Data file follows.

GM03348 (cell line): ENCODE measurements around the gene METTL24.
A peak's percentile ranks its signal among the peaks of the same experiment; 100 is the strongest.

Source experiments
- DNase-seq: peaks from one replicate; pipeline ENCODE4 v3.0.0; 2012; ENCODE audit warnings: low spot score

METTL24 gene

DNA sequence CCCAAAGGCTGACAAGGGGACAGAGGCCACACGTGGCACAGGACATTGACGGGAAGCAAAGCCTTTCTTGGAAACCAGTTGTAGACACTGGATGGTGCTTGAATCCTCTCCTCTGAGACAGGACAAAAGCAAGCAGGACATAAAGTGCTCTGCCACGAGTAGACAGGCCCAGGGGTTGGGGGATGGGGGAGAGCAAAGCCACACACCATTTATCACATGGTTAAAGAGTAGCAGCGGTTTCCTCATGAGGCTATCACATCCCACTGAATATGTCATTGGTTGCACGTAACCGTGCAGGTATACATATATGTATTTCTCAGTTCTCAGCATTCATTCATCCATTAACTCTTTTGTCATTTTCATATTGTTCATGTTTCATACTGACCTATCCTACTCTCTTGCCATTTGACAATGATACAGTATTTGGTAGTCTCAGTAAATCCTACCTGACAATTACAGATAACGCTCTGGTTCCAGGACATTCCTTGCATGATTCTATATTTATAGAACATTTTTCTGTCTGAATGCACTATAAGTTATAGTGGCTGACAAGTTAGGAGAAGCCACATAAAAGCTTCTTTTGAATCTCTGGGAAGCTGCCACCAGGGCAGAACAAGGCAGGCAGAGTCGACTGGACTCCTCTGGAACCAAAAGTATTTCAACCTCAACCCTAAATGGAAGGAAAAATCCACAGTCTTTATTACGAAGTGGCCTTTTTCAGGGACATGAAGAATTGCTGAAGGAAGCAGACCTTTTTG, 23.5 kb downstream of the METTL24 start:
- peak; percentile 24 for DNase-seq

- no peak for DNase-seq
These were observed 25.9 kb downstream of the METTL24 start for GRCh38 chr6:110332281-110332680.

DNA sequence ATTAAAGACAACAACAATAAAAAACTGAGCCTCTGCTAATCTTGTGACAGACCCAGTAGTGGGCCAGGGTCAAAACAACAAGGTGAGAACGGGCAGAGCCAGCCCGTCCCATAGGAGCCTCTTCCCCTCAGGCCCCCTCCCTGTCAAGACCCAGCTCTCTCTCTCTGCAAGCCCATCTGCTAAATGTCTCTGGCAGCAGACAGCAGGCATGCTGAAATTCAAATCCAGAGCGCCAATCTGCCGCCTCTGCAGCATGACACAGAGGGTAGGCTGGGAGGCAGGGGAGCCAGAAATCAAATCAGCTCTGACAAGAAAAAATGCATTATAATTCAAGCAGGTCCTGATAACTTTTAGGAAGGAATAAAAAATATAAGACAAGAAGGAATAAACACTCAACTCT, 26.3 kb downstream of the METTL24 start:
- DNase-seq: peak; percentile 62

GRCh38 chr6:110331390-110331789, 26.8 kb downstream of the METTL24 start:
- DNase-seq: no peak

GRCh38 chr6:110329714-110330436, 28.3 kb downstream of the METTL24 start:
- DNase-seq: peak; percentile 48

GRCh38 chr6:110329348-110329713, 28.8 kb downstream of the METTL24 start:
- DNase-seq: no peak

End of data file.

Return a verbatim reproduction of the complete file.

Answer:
GM03348 (cell line): ENCODE measurements around the gene METTL24.
A peak's percentile ranks its signal among the peaks of the same experiment; 100 is the strongest.

Source experiments
- DNase-seq: peaks from one replicate; pipeline ENCODE4 v3.0.0; 2012; ENCODE audit warnings: low spot score

METTL24 gene

DNA sequence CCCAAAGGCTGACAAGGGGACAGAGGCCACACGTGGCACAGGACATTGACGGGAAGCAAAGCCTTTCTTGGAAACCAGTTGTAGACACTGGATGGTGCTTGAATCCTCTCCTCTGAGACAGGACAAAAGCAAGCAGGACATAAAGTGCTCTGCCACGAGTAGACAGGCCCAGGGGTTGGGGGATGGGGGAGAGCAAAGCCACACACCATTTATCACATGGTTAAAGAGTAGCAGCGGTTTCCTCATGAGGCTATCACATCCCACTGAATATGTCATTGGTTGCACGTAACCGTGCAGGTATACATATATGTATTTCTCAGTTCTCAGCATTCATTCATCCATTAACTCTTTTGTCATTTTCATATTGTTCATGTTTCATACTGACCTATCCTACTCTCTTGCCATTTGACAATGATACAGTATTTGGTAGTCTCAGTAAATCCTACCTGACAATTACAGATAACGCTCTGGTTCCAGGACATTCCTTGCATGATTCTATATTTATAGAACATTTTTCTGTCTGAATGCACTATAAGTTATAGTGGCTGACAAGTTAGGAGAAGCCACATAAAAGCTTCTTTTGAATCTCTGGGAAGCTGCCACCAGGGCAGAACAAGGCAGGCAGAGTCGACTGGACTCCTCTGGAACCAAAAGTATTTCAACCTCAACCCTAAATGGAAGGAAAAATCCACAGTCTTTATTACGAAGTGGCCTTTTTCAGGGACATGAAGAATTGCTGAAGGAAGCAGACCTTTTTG, 23.5 kb downstream of the METTL24 start:
- peak; percentile 24 for DNase-seq

- no peak for DNase-seq
These were observed 25.9 kb downstream of the METTL24 start for GRCh38 chr6:110332281-110332680.

DNA sequence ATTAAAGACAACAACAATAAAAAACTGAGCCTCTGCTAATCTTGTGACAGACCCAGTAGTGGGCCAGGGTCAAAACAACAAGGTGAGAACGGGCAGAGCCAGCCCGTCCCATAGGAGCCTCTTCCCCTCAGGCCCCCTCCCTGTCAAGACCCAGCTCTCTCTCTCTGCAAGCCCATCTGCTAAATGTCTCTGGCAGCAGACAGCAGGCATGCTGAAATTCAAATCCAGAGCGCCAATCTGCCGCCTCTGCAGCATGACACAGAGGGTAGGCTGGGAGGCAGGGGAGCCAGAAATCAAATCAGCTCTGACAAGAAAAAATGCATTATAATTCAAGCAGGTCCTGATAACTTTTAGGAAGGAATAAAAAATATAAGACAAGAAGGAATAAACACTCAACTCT, 26.3 kb downstream of the METTL24 start:
- DNase-seq: peak; percentile 62

GRCh38 chr6:110331390-110331789, 26.8 kb downstream of the METTL24 start:
- DNase-seq: no peak

GRCh38 chr6:110329714-110330436, 28.3 kb downstream of the METTL24 start:
- DNase-seq: peak; percentile 48

GRCh38 chr6:110329348-110329713, 28.8 kb downstream of the METTL24 start:
- DNase-seq: no peak